So I'm studying some induction proofs, but I have some questions that were not clear to me when I read the book's definition.
I want to know if my understanding is correct:
So, for me, and induction proof works like this:
- I don't exactly need to check if the equations is true for $k = 1$. If I check it it for $k=12$ for example, then the formula will be true for every natural number greater than $12$: $13, 14, 15, 16,...$. But of course it's better to check for $n=1$ so I'll have proven the formula for all natural numbers. But this aspect is important for my understanding, because of the second step:
- If I
assumethat the formula is true for $k$, and based on the validity of the $k$ case, I know that it will be true also for $k+1$.So the heart of an induction proof is in the fact that I can, then, prove that the formula is true for $k$, so the consequence will be that the formula is true for $k+1$.
- Ok, so I
assumedthat the formula is true for $k$ and then used the fact that if it is true, then $k+1$ is true. So if I let $k = 12$ (and check that the formula is indeed true for $k=12$), then the formula is valid for $k=13$, because if $k$ is true (and for $k=12$ it is) then the formula is true for $k+1$ that is $13$. Great, now I know that the formula works for $k=12$ and $k=13$. So I can use the same logic again: I know that if the formula is true for $k$, then it's true for $k+1$. So instead of using $k=12$, I also now that the formula works for $k=13$, so I can plug this value instead, then the formula will be valid for $k=13+1 = 14$ as well. So now I can do the exaclty same thing: plug $k=14$ and then the formula is true for $k=14+1 = 15$. I could do this forever, and would always be true, so the formula works for every natural number greater than or equal to $12$.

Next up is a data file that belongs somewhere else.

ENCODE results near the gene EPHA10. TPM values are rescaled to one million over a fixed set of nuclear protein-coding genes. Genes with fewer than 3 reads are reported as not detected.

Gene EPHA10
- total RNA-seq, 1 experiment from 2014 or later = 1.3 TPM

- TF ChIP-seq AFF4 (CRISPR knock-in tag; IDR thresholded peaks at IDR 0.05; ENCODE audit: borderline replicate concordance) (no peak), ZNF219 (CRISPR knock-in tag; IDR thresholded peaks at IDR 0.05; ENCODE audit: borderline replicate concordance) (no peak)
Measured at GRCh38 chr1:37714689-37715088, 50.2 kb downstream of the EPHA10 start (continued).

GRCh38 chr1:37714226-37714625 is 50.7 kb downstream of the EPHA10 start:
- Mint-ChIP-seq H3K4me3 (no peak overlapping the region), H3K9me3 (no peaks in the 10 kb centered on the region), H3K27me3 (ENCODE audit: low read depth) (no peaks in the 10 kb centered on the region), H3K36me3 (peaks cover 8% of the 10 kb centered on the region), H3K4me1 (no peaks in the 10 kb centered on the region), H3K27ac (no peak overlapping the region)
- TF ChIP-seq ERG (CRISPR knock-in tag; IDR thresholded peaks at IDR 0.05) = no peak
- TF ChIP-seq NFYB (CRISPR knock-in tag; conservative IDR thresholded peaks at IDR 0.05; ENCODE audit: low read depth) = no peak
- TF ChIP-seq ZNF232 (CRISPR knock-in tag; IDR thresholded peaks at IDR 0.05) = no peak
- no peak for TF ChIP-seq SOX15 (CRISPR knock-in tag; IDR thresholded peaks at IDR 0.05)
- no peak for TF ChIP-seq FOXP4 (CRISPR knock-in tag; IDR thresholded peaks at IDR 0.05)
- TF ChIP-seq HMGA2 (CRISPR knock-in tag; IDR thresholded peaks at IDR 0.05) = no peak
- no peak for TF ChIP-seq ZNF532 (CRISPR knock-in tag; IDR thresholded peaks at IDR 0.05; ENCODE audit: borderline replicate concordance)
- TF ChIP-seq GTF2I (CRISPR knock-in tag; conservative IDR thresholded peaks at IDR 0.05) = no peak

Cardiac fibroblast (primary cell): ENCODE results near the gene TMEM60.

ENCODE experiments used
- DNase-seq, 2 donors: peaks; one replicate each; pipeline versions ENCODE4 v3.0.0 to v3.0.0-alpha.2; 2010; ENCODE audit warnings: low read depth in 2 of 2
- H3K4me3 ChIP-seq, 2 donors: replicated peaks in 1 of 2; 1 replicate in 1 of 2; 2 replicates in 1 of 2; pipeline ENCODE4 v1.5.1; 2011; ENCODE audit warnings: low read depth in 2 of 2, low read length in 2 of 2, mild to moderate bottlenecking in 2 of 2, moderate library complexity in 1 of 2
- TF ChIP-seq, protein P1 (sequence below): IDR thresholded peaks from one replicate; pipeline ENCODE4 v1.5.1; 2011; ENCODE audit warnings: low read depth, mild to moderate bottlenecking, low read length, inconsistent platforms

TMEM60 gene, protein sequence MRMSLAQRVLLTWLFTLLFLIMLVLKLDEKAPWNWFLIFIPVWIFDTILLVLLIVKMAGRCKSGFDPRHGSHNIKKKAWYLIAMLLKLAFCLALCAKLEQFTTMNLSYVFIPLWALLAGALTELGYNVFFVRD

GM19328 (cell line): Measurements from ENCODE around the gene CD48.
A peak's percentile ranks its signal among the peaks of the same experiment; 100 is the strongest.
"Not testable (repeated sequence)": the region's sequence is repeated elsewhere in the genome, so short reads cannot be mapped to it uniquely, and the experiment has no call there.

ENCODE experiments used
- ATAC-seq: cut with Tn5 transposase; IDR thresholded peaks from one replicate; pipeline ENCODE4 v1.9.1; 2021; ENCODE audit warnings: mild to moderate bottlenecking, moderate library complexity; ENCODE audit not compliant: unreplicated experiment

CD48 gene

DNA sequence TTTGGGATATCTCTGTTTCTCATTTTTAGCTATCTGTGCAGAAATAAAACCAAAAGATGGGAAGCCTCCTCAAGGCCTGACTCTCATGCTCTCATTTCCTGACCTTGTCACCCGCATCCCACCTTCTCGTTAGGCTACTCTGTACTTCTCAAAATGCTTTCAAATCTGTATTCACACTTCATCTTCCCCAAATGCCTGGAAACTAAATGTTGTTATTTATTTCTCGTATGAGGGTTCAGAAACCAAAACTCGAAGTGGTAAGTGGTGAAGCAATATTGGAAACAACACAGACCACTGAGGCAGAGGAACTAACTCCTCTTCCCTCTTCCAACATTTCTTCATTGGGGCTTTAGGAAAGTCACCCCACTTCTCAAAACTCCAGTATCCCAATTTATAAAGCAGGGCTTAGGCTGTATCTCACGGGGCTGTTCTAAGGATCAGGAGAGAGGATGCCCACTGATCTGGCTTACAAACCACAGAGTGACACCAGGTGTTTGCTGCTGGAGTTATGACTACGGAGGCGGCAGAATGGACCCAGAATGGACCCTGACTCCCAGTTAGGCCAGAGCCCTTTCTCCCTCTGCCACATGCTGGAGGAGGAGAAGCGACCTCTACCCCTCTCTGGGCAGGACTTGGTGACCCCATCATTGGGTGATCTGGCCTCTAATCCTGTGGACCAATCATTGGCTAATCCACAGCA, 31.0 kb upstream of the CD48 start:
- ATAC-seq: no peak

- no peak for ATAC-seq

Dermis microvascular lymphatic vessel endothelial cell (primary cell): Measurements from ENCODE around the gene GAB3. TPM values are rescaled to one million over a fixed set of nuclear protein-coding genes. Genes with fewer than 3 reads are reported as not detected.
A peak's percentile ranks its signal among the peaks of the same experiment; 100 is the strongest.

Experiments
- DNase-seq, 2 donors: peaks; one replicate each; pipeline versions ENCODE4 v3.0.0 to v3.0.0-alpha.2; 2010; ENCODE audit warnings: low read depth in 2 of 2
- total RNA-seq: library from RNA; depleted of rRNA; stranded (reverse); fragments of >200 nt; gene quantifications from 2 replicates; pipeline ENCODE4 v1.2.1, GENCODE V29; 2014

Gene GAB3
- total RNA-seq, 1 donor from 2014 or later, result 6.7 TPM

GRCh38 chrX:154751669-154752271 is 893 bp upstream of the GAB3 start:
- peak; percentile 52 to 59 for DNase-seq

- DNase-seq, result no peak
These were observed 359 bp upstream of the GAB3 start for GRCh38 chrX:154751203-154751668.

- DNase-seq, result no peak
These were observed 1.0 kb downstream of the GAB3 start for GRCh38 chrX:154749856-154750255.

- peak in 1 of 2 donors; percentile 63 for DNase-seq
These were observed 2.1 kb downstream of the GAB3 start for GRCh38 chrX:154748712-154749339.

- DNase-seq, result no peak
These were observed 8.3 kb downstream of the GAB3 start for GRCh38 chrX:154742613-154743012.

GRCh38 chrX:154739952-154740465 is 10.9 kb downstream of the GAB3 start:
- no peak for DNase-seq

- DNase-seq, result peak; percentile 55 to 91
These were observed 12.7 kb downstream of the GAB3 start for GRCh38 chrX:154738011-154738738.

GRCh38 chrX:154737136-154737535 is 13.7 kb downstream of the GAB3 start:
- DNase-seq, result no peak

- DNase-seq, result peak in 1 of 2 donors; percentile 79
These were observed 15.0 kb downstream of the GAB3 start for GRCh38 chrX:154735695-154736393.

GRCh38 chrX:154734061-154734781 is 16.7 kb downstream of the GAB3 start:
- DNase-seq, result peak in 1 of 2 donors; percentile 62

- I could let $k=1$ and then I would have proven it for all the natural numbers, or I could check the formula for $k=1,2,...,12$ manually, and then let $k=12$ be the first domino.
Conclusion: the heart of na induction proof lies in the fact that I can assume it is true for $k$, and if it's true for $k$, then it will be true for $k+1$. I can, then, show that it's true for a particular value $k=12$ for example, then I proved that it's true for $13$. Now I can forget completely what I've done. I know that it's true for $13$, so if $13$ was the choosen $k$, then it would be correct for $14$. It can be done forever.